“Pest” bird species such as crows, woodpigeons and jays can no longer be freely killed in England after the government’s conservation watchdog revoked the licence permitting it.
The move by Natural England came after a challenge to the legality of the “general licence” by a new environmental group, Wild Justice, created by conservationists Mark Avery, Ruth Tingay and Chris Packham.
Natural England now plans to introduce a legal system of licences to allow 16 species of birds, including rooks, magpies, Canada geese and non-native parakeets, to be controlled. In the meantime, anyone wanting to control these species must apply for an individual licence, as they are required to if seeking to kill other more protected bird species.
Wildlife campaigners have greeted the decision, which came on Tony Juniper’s first day as the new chair, with delight, but many farmers – and some conservationists – were dismayed.
“It’s not every day that three part-time conservationists overturn decades of unlawful bird-killing,” said Avery. “England’s statutory nature conservation organisation has been shown to be allowing people to break wildlife law for decades.”
Natural England’s interim chief executive, Marian Spain, said: “We recognise this change will cause disruption for some people, but we are working hard to ensure it is kept to a minimum.
“We will bring forward interim measures as quickly as possible as the first stage of our planned review of the licences. We want to make sure our licensing system is robust and proportionate, taking into account the needs of wildlife and people.”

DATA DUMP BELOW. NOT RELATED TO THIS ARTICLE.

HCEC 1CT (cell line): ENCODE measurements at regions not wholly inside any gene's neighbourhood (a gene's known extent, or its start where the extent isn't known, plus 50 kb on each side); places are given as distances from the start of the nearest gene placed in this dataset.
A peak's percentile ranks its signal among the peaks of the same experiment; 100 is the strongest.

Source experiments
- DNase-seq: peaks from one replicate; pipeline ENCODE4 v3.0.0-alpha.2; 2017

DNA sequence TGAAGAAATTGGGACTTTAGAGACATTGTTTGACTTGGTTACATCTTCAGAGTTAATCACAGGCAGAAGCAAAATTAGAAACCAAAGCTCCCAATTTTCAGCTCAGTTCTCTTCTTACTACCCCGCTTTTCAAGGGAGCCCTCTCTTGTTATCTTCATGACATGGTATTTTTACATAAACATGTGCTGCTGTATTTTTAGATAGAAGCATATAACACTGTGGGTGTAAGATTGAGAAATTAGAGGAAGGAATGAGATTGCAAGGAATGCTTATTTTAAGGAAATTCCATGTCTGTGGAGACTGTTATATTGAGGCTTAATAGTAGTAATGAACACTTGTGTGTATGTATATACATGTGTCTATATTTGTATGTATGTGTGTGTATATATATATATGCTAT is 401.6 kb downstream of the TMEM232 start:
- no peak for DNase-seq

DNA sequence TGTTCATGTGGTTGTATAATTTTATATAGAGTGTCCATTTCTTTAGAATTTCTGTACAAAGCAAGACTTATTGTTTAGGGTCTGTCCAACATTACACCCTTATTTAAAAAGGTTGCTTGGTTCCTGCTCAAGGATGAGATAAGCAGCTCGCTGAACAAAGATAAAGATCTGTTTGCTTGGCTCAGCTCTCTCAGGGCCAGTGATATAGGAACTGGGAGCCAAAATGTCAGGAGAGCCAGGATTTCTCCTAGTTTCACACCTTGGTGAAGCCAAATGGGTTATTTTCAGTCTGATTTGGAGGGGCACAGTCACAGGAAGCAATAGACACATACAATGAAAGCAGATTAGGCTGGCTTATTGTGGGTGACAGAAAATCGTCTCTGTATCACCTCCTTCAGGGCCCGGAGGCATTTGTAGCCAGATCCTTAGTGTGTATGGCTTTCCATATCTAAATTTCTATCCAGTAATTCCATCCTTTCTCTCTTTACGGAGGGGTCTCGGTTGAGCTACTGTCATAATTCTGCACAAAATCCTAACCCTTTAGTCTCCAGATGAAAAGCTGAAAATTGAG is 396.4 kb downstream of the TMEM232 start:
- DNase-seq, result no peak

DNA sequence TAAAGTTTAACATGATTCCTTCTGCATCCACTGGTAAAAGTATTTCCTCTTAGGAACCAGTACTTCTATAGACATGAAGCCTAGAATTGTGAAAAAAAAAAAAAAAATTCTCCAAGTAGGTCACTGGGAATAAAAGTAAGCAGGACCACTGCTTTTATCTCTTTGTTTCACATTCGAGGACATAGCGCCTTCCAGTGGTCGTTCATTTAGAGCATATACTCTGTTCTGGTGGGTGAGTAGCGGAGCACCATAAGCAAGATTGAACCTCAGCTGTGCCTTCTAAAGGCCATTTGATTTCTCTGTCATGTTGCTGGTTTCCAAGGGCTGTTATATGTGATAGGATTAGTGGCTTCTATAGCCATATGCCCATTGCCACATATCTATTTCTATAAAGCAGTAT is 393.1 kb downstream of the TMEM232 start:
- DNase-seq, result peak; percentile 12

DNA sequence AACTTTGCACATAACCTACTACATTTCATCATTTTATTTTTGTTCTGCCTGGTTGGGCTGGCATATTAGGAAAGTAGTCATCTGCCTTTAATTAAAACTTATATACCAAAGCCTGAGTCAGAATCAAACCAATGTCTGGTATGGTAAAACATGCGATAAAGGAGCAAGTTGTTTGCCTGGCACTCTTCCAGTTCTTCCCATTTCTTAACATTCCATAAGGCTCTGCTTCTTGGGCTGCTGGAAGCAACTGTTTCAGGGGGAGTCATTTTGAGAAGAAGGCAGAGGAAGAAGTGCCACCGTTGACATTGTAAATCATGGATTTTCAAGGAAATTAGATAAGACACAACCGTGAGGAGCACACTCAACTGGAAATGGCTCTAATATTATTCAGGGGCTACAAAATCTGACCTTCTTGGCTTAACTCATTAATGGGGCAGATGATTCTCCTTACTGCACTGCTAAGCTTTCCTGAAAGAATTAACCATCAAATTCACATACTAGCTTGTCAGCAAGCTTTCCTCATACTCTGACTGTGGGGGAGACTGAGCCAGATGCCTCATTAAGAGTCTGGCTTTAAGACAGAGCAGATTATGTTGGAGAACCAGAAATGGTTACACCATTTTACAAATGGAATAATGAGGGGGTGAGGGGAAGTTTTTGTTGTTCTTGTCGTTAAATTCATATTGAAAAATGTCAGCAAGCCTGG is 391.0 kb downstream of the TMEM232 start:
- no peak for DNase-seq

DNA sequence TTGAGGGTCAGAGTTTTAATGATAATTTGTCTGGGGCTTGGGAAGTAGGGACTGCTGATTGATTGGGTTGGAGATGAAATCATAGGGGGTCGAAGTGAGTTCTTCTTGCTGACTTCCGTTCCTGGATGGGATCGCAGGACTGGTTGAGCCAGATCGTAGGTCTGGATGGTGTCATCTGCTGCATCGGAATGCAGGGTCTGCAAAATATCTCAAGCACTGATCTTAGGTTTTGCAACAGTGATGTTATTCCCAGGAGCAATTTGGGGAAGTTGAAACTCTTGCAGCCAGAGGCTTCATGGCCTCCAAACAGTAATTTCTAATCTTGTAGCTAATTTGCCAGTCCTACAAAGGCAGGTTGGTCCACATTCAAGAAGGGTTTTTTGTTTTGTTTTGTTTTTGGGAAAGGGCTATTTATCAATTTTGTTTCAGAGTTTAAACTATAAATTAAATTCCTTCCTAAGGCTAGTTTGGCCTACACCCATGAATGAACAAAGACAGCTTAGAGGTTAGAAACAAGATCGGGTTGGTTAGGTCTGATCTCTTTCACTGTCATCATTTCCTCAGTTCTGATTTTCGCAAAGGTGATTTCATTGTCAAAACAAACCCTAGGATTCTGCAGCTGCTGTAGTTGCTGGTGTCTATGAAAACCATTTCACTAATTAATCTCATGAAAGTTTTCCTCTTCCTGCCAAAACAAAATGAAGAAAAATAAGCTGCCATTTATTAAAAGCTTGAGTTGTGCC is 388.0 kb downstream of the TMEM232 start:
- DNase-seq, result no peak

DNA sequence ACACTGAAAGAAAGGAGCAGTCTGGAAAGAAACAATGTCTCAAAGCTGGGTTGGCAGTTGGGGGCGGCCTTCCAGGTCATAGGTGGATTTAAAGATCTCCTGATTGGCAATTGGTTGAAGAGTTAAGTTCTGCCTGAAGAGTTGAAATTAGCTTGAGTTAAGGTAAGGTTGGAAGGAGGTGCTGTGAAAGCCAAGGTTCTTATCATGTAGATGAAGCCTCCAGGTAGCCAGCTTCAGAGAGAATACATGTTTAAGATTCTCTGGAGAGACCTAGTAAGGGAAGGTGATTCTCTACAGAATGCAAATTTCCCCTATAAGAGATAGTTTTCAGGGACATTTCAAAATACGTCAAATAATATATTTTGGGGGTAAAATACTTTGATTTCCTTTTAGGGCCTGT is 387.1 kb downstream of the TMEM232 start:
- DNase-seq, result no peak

Farmers and land managers said the timing of the revoking of the licence came at the worst time for protecting livestock such as lambs, crops – and some wildlife.
Guy Smith, deputy president of the National Farmers’ Union (NFU), said it had “significant concerns” about the abrupt withdrawal of these general licences.
“They are absolutely necessary at this time of year when crops are particularly vulnerable to pests. For example, a flock of pigeons could decimate a farmer’s field of crops,” he said. “It is incredibly disappointing that farmers and growers find themselves in this position, particularly at this time of year.”
The conservationist Mary Colwell said the revoking of the licences came just when crows preyed on the eggs of endangered ground-nesting birds such as lapwing and curlew.
She said: “The general licence needs reforming and tightening but Natural England’s timing is appalling. Curlews lay their eggs on average on 21 April. If they lose their eggs – and camera traps reveal the biggest predators are foxes followed by crows – they won’t lay again this year. There’s no doubt that if you stop people controlling crows at this time of year the crows will take more eggs.”
Avery said Wild Justice’s challenge had only sought to halt the general licence from next year, and said Natural England could have better timed its announcement so farmers and conservationists had more time to apply for individual licences.
He said he hoped Natural England would consult all parties to design a better licensing system. “If you were designing a new system of licensing you’d get everybody around the table to talk about what is needed and how it should be administered,” he added.
According to the NFU, Natural England will issue interim measures to allow for the temporary control of these 16 bird species from 29 April before its wider review.